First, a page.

When there is no litigation pending between the parents, Section 3104 allows a grandparent to independently petition the court for visitation with a minor child. Section 3104(a) and (b) layout the specific circumstances under which a petition can be filed. If the parents are married and living together with the minor child, unless one of the parents joins in the petition, a grandparent is precluded from bringing this type of petition. Section 3104(b)(3). Further, once litigation ends between the parents (i.e., by judgment), and the contentions under Section 3021 are resolved, Section 3103 is no longer applicable to grandparent visitation rights and Section 3104 is the controlling Section. Harris, 34 Cal. App. 4th at 221. Also, while Section 3102 allows for visitation beyond grandparents (i.e., great-grandparents and others related to the deceased), Sections 3103 and 3104 limit visitations to only grandparents. Ed H. v. Ashley C., 14 Cal. App. 5th 899 (2017).
Similarities Between Sections 3102, 3103 and 3104
While the differences between the sections deal primarily with the prerequisites for filing a petition for visitation, once filed, the sections have the following fundamental issues in common which a court must address in granting visitation to a grandparent: a determination of the fitness of the parents; does the grandparent have a preexisting relationship with the minor child; is the visitation is in the best interest of the minor child; a determination of what is reasonable visitation; and the standard of proof applied in each case.
The Fitness of the Parents
The phrase "fitness of the parents" is not generally directed towards a parent's ability to provide the necessities of life for the minor child (food, clothing and shelter). Rather, the fitness question is directed towards their ability to make decisions in their child's best interest. The law presumes that a parent is fit and will act in their child's best interest unless that presumption is rebutted.
An example of an improper application of the "fitness" analysis would be Zasueta v. Zasueta, 102 Cal. App. 4th 1242 (2002). In determining visitation, the Zasueta court failed to apply the requisite presumption that the mother, as a fit parent, would act in her child's best interests. The court concluded mother was an unfit parent based on her decision not to allow grandparent visitation rather than on her abilities to properly care for the minor child and despite the grandparents testifying, in fact, that she was a good mother. The court's finding of unfitness was erroneously based on the assumption that grandparent-grandchildren relationships always benefit children. Id. at 1253-54. Instead, the court dismissed the mother's concerns about the grandparent's home and the minor's disposition upon returning from visits by stating it took "these allegations of drinking and swearing ... with a grain of salt." Id. at 1253. The trial court applied its own subjective beliefs and experiences regarding the importance of a grandchild-grandparent relationships and failed to accord any "special weight" to the mother's child-rearing decision. Id.; Troxel, 530 U.S. at 72.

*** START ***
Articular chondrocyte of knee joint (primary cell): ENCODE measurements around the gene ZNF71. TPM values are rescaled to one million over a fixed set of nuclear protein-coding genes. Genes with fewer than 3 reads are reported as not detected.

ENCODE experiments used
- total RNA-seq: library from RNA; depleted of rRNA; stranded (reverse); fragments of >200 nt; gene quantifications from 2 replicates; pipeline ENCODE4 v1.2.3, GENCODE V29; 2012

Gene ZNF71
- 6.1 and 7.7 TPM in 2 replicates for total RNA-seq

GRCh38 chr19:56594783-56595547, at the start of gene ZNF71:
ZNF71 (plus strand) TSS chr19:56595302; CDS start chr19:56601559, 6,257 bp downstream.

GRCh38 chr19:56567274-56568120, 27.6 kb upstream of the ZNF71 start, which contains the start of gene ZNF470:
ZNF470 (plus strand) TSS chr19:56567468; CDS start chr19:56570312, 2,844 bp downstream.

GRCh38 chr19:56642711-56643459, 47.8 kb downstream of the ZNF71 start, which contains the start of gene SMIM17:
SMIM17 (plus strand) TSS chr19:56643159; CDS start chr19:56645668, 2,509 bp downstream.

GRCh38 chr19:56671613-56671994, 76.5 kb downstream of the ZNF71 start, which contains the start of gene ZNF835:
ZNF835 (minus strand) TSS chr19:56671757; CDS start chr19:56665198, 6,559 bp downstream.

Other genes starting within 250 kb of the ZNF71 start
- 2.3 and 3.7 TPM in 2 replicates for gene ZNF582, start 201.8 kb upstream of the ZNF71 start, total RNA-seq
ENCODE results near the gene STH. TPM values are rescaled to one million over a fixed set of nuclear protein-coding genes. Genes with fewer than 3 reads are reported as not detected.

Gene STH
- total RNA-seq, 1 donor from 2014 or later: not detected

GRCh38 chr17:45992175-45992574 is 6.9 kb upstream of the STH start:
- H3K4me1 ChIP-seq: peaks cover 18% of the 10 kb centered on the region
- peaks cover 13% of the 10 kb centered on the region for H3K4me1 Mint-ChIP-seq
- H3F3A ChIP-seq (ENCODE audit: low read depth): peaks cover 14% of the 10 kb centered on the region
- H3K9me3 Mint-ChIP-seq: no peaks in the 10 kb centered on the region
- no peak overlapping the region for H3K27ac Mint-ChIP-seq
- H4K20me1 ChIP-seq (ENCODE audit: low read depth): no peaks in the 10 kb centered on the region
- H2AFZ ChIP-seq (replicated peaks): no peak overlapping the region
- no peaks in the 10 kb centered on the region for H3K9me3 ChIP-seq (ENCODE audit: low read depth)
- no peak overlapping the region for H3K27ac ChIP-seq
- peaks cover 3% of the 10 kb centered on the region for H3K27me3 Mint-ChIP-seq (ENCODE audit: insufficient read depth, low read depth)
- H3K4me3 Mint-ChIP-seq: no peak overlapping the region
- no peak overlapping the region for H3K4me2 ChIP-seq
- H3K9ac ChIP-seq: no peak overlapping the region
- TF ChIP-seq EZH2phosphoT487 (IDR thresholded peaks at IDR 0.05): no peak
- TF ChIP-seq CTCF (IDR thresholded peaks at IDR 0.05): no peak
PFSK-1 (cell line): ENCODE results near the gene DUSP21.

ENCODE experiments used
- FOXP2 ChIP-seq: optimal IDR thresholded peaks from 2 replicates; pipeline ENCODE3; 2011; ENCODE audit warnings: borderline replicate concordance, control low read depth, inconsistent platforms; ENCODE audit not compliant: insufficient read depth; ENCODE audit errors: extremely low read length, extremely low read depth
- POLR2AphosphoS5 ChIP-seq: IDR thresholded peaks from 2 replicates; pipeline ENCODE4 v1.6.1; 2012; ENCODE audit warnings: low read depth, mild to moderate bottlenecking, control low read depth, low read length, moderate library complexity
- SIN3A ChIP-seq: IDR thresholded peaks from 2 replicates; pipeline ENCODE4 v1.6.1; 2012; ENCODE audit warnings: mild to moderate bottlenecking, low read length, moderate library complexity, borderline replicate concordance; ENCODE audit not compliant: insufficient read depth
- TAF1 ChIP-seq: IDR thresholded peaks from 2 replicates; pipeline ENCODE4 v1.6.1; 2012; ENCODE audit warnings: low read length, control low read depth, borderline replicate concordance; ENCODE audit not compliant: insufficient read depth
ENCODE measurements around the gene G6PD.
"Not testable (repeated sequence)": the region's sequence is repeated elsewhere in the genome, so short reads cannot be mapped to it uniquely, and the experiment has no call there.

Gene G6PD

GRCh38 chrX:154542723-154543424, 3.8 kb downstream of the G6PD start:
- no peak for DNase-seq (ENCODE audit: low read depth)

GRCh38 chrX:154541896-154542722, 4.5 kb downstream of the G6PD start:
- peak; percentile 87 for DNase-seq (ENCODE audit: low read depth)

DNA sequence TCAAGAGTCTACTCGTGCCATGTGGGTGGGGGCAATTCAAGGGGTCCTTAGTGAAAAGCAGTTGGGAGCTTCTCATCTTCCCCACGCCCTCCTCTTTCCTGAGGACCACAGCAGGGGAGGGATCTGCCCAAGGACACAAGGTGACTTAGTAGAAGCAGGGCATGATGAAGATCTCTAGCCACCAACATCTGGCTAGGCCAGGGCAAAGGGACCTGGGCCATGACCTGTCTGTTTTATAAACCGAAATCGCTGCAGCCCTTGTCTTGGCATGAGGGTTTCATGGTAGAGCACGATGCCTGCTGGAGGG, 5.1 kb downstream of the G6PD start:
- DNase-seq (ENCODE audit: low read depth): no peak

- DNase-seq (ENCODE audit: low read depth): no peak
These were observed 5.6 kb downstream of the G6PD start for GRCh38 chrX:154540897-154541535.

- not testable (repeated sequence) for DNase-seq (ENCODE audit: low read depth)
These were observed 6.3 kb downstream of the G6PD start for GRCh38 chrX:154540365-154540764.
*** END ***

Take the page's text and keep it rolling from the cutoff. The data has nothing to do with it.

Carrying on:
Preexisting Relationship Between Grandparents and Minor Child
Sections 3102(b) and 3104(a)(1) allow for grandparent visitation only when the trial court finds that there is a preexisting relationship between the grandparent and the grandchild. Stuard v. Stuard, 244 Cal. App. 4th 768, 787 (2016). Section 3103 does not explicitly state there is a requirement for a preexisting relationship, however, since both parents are required to object to grandparent visitation, it can be presumed that this would act as a safeguard to prevent one parent from alone blocking visitation when a preexisting relationship existed. Similarly, if no preexisting relationship exists, both parents would act in concert to protect the minor child by objecting to any visitation. Section 3103(d).
Best Interest of the Minor Child
To overcome the presumption that a fit parent will act in the best interest of the grandchild, a grandparent must demonstrate that denial of visitation would be detrimental to the grandchild. The fair import of the word "'detriment' is damage, harm, or loss. If grandparent visitation is in the grandchild's 'best interest,' it is not 'detrimental.' If grandparent visitation is not in the grandchild's 'best interest,' it is 'detrimental.'" Rich v. Thatcher, 200 Cal. App. 4th 1176, 1180 (2011).